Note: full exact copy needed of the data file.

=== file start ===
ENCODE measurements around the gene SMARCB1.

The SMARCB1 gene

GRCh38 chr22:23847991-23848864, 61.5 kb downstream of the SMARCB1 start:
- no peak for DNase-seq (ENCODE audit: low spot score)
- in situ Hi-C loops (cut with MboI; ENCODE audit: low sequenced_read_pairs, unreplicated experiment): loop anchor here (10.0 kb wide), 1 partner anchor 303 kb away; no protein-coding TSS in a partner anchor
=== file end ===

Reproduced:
ENCODE measurements around the gene SMARCB1.

The SMARCB1 gene

GRCh38 chr22:23847991-23848864, 61.5 kb downstream of the SMARCB1 start:
- no peak for DNase-seq (ENCODE audit: low spot score)
- in situ Hi-C loops (cut with MboI; ENCODE audit: low sequenced_read_pairs, unreplicated experiment): loop anchor here (10.0 kb wide), 1 partner anchor 303 kb away; no protein-coding TSS in a partner anchor